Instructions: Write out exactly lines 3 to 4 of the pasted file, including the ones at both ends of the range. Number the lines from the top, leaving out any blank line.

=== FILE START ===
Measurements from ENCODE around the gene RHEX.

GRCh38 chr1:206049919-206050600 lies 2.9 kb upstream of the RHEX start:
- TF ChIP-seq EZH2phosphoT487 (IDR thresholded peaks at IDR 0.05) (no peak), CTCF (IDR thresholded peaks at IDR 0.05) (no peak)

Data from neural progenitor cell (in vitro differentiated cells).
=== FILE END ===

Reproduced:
- TF ChIP-seq EZH2phosphoT487 (IDR thresholded peaks at IDR 0.05) (no peak), CTCF (IDR thresholded peaks at IDR 0.05) (no peak)

Data from neural progenitor cell (in vitro differentiated cells).